How do fish spend the winter?

Posted on Mar 9, 2022      272

With the onset of winter, big changes occur in water bodies, which affect the behavior of underwater inhabitants. The water temperature decreases. The light period of the day gradually decreases. Then bodies of water are covered with ice, and snow covers them from above - the light intensity drops even more. For 4 long months underwater dwellers exist in conditions of cold, oxygen deficiency and half-darkness. During hibernation, the fish have slashed activity, almost complete cessation of food consumption, growth retardation, reduced heart rate, slower response to stimuli, the rate of metabolism in the body slows down and is maintained at the expense of accumulated summer fat reserves.

Wintering pits.

Different fish species survive this difficult period in different ways. Many thermophilic fish species such as bream, carp and tench already gather in vast flocks in October and November and head for the wintering pits. Here they spend about 3 months almost without movement, like herrings in a barrel! Those fish that are at the very bottom even get bedsores on their belly.

Here, fish of the same species and age winter together and in large clusters. If the pit is small, then absolutely identical individuals settle in it! Ichthyologists explain this mystery of nature because the massive accumulation of fish of the same species and age ensures optimal conditions for hibernation, because the metabolic processes in the fish's body are less intense than they would be if the fish wintered alone. In addition, this is a more rational use of mucus, which fish excrete as an insulating agent.

Catfishes are placed higher near the wintering pits - at the exits from the depths, on the borders of the pits and elevations of the bottom. This is because in the pit itself, even a month after the formation of the ice cover of oxygen regime is transforming in a worse direction, which the catfish do not tolerate.

How predatory fish spend the winter

Predatory fish in wintering pits do not hide. But the inhabitants of these pits do not touch, even though they could thus ensure a well-fed existence for the whole winter. Mostly, pike, perch and pike-perch go after those fish that do not mind the ice over their heads and do not leave their usual habitats for the winter - perch, roach, bleak, roach and ruff.

When the ice cover appears, the behavior of predatory fish changes. Predatory fish are divided according to their relation to light, thus, perch is a crepuscular-day predator, pike is a crepuscular predator and pikeperch is a deep-dark predator.

At the beginning of winter, there is a semi-darkness under the ice, which “plays into the hands” of crepuscular predators. And then in the first days of the establishment of the ice cover, they organize their victims’ bloody carnage. This bout of predator is called “the first ice”.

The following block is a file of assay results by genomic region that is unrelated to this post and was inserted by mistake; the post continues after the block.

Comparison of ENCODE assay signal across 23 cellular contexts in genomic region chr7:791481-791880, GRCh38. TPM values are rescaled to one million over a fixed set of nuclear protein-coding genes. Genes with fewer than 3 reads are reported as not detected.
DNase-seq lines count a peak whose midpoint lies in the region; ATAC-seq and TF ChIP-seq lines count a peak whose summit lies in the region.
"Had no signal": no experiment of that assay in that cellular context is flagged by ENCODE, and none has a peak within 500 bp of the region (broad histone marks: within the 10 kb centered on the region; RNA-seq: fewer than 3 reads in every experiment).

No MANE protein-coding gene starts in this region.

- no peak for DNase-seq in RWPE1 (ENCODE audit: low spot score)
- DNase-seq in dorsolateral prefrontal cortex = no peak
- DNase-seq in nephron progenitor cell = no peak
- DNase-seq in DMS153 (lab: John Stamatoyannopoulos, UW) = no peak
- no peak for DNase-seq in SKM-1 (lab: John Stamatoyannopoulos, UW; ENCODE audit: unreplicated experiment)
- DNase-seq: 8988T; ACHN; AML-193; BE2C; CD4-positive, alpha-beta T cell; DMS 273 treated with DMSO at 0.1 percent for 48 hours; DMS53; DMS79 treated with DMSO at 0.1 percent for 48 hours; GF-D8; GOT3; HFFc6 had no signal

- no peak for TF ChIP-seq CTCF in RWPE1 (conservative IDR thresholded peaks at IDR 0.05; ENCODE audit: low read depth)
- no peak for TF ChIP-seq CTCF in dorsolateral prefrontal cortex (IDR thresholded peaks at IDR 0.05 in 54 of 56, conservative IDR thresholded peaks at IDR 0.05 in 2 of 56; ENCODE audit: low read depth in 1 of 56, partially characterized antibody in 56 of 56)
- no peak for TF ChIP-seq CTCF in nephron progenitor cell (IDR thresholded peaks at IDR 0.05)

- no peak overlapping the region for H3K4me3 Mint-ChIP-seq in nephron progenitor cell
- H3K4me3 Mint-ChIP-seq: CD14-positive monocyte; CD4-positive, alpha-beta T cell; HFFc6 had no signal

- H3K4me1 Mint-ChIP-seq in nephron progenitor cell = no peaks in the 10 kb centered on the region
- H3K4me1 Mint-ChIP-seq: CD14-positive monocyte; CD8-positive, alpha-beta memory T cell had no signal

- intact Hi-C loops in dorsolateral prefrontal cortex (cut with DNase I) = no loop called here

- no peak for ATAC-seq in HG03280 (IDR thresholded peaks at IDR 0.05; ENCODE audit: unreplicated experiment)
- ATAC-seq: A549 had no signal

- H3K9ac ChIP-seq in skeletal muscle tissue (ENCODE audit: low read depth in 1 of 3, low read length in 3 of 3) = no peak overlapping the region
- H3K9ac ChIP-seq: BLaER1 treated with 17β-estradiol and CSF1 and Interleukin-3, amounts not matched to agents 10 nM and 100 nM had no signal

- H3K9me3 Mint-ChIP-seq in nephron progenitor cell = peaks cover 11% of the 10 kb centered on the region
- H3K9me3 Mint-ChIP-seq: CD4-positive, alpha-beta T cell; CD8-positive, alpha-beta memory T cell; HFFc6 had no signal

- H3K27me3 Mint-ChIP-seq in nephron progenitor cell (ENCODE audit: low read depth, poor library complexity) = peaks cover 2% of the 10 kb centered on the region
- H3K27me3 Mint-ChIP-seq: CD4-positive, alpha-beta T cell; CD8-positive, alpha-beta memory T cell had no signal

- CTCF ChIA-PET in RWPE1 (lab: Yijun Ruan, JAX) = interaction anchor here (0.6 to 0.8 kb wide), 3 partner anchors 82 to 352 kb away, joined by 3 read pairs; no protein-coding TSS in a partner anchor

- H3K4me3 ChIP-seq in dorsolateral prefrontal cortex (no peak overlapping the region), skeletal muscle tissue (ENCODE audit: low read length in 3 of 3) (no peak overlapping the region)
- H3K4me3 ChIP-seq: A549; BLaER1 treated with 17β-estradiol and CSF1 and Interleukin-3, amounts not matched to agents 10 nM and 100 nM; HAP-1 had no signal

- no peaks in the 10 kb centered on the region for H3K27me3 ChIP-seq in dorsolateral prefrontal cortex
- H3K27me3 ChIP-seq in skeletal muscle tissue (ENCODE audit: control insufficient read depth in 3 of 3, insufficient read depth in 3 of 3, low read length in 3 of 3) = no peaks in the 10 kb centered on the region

But for the burbot, winter is a favorable time of year. Warm summer water depresses it. At temperatures above 15-16 ° C burbot stops feeding and hibernates, hiding in coastal burrows, under large rocks or snags, and at 27 ° C dies. Only in the fall, when the water in the rivers noticeably cools, it awakens and begins to intensively fatten up. Burbot prefer to hunt at night. Young burbots feed on zooplankton, while yearlings switch to a “fish diet”. When cracking frosts come and rivers are covered with a thick layer of ice (in November and December in the north, or December and February in the temperate zone), burbot become even more active and begin reproduction, hatching their eggs on the rocky seabed.

Fish migration

Some fish from temperate and arctic latitudes do not want to change their habitual way of life in winter. They prefer to move to warmer waters. Khamsa, which lives in the Sea of Azov, feeds intensively in summer, accumulating fat. As the water gets colder, they migrate through the Kerch Strait into the Black Sea, where they spend the winter sinking to a depth of 100-150 meter. It is during the wintering migration of the Azov khamsa that fishing for this fish begins. Caspian herring migrate to the south in winter, where the water is warmer.

“Frozen fish”.

What if the reservoir is shallow, non-flowing and freezing through in winter? There are such lakes in the Arctic. Their inhabitants, the common crucian carp and the black dallia fish, burrow into the silt with the onset of winter. When such ponds freeze to the bottom, the fish often find themselves frozen in the ice. But their endurance to low temperatures is amazing. Even when trapped in ice, fish do not die - unless their gills and body fluids freeze over. In spring, when bodies of water thaw, the dahlia revive, and in the short polar summer, they have time to fatten up and leave their offspring.

It happens, too.

In equatorial bodies of water, where there is never winter, fish can be active all year round. But some of them also have problems during the winter months. Only they are not, of course, associated with cold weather, but, on the contrary, with unbearable heat and drought. Some tropical fish burrow into the mud and fall asleep. This helps them endure the heat, and the associated lack of oxygen.

If crucian carp and billfish are the most frost-resistant freshwater fish, then the little carp fish Cyprinodon macularius (Cyprinodon macularius), which lives in the south of North America, is the record holder for withstanding the highest water temperature. It lives and manages not to boil in hot springs in California, where the water temperature is 52°C! For reference, it is impossible to hold a hand for any length of time in water of that temperature.